1 comment:

  1. ** T -- this is one of the most spectacular think-pieces I've ever read. It allows us to go back and pick out the milestones in our lives -- the leaders with whom we've crossed paths who were supportive bosses or teachers -- and those who weren't. All of us can relate to what you've written and right now I can think of just 5-6 names of people most responsible for shaping the way I think about my life and work today -- and the way I write and express myself accordingly. I'll never forget when I first got out of college, at my first writing job. I wrote news copoy for an all-news radio station, KOGO AM 600, still on the air here in San Diego.

    ** There was this guy, Mike Dewey, who used to work for ABC News in NYC -- and he was in the twilight of his career, but was unthreatening and moreoever, willing to share his wisdom. He pulled me aside and chewed me out -- saying that I had brains but no aptitude for writing in an engaging way. He said I wrote like I was in college trying to impress my professors -- instead of writing to grab attention in a headline way. He said it was obvious I could go far, but broadcast news writing is not as easy as people think and it's definitely NOT writing for newspapers. In short, I began writing news copy with straight-ahead language, even using colloquialisms like "hassle," and "rip-off," etc.

    ** This changed me overnight. I became a blunt person and later, when I was promoted to news director, running a staff of 26, some who were double my age -- I made sure my staff didn't think I was a jerk. I wanted to be respected, but I also wanted to share what I knew and become a leaning post for them -- while still being demanding about precision and being open to their problems. I wanted to aggressively chase goals, build ratings, make money and to never flag in my efforts to get people's attention. It turned out to be my M.O. when I left to become a news shill, going to work for a Fortune 500 company. My supervisor only hired people with daily metropolitan news experience and he was terrific. He said I would never have to lie, but I should always use good news judgment while protecting the company.

    ** Becoming a flack meant I would avoid single-client pitches -- and instead promote big-picture issues whereby my company or clients could ride in the lead or secondary position with competitors. Way more credible. I can't tell you how awful it was when I was a news editor calls from PR types armed with lame single-client pitches.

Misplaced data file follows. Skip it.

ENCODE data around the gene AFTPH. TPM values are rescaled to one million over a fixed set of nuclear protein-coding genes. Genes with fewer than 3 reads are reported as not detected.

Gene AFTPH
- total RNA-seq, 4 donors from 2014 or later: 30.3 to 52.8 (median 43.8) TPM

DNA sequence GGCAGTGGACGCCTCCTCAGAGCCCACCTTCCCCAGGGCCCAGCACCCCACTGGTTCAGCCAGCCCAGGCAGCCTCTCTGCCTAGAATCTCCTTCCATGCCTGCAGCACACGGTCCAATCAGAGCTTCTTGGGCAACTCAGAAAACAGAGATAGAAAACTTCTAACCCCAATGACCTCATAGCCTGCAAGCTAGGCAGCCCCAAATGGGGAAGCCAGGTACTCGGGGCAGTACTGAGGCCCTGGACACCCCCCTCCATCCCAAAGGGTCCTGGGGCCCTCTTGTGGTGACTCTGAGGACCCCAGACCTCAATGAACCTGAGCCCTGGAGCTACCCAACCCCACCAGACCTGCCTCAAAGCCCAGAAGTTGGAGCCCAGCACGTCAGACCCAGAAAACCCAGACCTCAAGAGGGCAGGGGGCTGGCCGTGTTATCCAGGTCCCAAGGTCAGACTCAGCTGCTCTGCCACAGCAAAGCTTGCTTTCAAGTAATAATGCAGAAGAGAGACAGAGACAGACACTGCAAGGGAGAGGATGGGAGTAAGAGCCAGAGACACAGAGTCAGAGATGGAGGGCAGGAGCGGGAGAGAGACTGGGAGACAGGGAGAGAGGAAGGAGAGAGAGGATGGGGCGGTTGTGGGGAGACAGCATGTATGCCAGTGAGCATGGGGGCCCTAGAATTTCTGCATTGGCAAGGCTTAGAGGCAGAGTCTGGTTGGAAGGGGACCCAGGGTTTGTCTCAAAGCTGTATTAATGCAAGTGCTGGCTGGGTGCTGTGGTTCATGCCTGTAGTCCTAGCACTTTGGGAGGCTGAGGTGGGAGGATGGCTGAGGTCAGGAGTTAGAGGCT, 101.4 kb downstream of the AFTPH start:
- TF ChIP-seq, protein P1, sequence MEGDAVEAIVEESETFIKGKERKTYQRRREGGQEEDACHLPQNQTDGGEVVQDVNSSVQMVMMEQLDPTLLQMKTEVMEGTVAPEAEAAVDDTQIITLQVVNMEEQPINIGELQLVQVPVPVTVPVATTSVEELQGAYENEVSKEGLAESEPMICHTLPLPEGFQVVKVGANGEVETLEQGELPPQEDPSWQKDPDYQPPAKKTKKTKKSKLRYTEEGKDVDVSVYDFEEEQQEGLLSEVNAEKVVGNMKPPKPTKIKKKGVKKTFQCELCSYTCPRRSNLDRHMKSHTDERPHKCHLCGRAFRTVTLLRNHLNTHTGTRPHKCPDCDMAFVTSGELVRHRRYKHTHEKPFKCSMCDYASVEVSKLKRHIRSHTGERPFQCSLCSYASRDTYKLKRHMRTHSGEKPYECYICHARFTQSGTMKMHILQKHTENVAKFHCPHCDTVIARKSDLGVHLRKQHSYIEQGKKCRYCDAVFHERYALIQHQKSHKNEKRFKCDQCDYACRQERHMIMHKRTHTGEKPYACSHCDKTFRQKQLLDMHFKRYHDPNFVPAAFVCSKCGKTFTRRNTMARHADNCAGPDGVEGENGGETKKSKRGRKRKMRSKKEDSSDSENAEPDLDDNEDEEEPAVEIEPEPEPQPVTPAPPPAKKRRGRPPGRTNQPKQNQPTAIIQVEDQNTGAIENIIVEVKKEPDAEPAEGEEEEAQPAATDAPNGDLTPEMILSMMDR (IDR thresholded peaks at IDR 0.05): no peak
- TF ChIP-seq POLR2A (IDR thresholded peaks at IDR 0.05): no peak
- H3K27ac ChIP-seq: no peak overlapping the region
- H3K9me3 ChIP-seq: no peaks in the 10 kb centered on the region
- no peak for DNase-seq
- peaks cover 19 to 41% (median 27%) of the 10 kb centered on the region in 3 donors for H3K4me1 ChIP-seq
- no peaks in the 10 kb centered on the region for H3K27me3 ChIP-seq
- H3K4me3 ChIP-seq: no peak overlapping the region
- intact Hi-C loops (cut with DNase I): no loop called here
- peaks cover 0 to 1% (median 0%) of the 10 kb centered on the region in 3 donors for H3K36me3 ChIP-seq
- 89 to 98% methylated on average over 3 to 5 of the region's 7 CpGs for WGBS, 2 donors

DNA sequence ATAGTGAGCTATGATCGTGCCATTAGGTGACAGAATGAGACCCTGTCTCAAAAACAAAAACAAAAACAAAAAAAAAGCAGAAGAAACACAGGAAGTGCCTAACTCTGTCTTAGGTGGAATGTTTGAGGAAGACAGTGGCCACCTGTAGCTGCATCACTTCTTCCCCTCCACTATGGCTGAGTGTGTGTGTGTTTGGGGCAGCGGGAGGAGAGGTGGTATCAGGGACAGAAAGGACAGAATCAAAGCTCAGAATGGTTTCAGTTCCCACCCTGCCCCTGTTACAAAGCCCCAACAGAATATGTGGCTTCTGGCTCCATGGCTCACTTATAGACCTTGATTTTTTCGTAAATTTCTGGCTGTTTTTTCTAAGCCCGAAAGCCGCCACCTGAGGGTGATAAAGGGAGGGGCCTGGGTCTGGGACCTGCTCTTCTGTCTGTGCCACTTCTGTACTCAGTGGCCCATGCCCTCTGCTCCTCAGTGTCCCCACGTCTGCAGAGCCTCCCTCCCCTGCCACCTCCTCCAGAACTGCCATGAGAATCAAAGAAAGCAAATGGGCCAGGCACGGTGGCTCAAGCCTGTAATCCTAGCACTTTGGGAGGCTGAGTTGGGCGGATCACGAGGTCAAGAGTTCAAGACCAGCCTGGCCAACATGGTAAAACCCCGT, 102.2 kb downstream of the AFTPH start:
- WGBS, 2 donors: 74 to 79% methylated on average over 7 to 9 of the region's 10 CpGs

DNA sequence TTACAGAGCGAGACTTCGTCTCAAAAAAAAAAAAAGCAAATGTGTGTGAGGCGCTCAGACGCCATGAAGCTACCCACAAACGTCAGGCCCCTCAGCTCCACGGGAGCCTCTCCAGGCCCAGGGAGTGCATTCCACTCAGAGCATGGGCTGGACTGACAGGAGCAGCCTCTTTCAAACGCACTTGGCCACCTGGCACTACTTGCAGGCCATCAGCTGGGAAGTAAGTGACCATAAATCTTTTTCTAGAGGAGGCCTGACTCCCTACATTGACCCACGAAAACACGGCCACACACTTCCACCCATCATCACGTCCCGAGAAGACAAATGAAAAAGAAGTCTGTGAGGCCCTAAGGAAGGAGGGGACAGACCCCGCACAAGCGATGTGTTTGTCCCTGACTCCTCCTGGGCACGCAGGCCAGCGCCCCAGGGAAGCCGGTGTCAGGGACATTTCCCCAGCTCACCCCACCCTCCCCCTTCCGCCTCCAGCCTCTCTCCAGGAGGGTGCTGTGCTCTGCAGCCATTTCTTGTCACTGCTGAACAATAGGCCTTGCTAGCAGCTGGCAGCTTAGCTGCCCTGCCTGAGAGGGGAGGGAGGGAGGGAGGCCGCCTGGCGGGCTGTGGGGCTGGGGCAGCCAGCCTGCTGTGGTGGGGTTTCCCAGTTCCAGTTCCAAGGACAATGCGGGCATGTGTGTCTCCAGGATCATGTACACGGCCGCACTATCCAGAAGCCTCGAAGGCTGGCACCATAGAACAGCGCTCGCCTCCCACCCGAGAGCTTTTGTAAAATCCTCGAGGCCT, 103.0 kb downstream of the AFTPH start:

** In sum, the take away from your great post -- is you reminded me again that bad bosses are filled with insecurity about having employees who were better than they were at certain skill sets -- they fret about how they will "appear" to their bosses or their clients -- thinking only of imposing "high-school regimental rules" that have more to do with validating and consolidating their perceived power -- and less to do with the quality of the end product.

    ** Let's face it, we are always in love with an "atta-boy!" or a "good job!" compliment. It never gets old. It improves confidence and makes people work HARDER. It costs leaders NOTHING to do this, but some won't. They're not fit to be leaders. Whether they like it or not -- their attitude, even if they don't care how they come off -- adversely impacts the psyche of every employee. I've seen confident young people -- in companies large and small -- turn into soft boiled clams when faced with incessant indifference or tyranny. Employees don't have a gun to their heads to work anywhere, but in this economy, they're probably putting up with this more than usual to preserve their jobs. The best bosses are those who were fun to be around. You like them enormously and will follow them into battle. And they all have one thing in common -- the ability to convey basic descency and respect -- while maintaining a firm hold on what's expected of them as a leader.

    ** I missed your posts, T. They always give me a boost. Glad to have you back.